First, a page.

Over the last few weeks I’ve had a very similar three-part opening to conversations with friends. It starts with stage one: I tell people I’m going to be a part-time nun. There are a mix of reactions, the most common being, ‘you’re what?!’. (A favourite was when a friend mis-heard and thought I said ‘part-time mum’ which elicited a whole different reaction, but that’s another story.) Then I go on to stage two: I say that in September I’m joining the Community of St Anselm at Lambeth Palace (where the Archbishop of Canterbury is based) for ten months as a non-resident, and they generally look slightly more confused, a little intrigued by the idea and say ‘you’re not leaving your job are you?’. And finally stage three: I explain that being a non-resident means I will stay in my job but go to London every Monday evening and one Saturday a month as well as have three week long retreats between September through to the end of June next year.
By this point in there are usually a lot of things people want to know about, so here are some answers to a few common questions I’ve been asked…
Are you teaching a group of unruly youths to sing?
As much as I love Sister Act, I doubt very much that my year will bare much comparison to that of Sister Mary Clarence. Which is possibly a good thing.
Do you wear robes?
This has been a pressing question for nearly everyone. And the answer is yes. Although I may be known for enjoying fancy dress, you’ll be glad to know it isn’t the main reason why I’m joining the community – but it’s definitely a plus! The community website has an explanation about why we wear white robes – I’m particularly drawn to the idea of unity and that when we meet together from all different backgrounds and churches, we are united as one group belonging together.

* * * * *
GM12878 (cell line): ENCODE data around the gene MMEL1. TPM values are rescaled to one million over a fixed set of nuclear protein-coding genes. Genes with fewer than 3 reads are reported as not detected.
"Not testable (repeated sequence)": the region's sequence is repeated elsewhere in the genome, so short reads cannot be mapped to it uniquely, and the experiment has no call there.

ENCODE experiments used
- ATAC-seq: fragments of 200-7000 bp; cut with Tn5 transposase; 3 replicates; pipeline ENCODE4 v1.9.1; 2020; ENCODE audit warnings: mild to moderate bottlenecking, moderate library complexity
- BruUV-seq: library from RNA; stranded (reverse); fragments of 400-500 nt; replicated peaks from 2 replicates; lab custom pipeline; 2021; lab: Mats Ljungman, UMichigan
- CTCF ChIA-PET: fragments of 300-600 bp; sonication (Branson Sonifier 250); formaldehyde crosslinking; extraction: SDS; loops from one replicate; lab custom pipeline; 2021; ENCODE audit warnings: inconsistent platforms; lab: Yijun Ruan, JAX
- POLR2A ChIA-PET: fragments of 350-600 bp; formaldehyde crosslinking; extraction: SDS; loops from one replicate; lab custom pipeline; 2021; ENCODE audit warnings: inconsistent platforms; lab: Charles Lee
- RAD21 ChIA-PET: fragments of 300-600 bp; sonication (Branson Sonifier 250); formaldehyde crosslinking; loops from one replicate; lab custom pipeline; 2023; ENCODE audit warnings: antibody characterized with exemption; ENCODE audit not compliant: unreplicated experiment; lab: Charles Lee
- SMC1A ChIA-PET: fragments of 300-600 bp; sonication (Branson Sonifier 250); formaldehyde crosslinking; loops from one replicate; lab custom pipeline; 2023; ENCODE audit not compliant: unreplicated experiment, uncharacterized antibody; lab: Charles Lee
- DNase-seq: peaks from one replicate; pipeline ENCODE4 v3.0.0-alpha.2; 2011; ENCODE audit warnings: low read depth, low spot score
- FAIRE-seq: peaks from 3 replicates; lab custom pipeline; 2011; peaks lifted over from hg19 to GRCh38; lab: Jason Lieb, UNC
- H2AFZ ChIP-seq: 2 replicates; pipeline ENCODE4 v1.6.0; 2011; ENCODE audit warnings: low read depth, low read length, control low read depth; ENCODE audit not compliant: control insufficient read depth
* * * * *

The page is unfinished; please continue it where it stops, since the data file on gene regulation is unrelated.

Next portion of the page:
Who else will be there?
The community is made up of sixteen residents and a group of non-residents (that’s me!) who join for ten months of the year. We will all be aged between 20-35 years old, and from all over the world and different denominations. There are also staff who oversee the programme who live there permanently. Lastly there is another small community called the Chemin Neuf who also live at Lambeth Palace full time and who help run the Community of St Anselm as well.
My experience as one of the non-residents will obviously be quite different to if I was one of the residents. If you want to know how the other half live, my friend Katy (we’re both from the same place and have mutual friends but have only met since finding out the other one is joining the community) is going to be a resident and is also writing a blog, so feel free to follow her here.
So what will you actually do?
If I’m honest, I’m not entirely sure what the structure of an evening/Saturday involves. But I know that the time involves joining with the residents and eating together (always good if food is involved), worship and prayer. We’ll also have small groups where we can discuss what we are learning as well as regular meet ups with someone much wiser to guide us through the year and help us get the most out of it. We will also help at a local community project/charity mid-week.
Do you have to follow rules?
There is something called the ‘Rule of Life’ which all the community members agree to when they join. It’s there to help us have a starting point for boundaries and what we are committing to for the time we are there; this is always helpful when a large group of people who have never met before spend a lot of time together. It also helps us think through some things we may find easy and some more challenging, and how others may be feeling at the start of our time together. How it applies to each of us will be different – both for the residents and non-residents, but also between individuals. For example, what ‘sacrifice’ looks like will vary – for me, this includes giving up my free time and maybe missing things on Saturdays when I’m in London. Feel free to ask me more if you want to!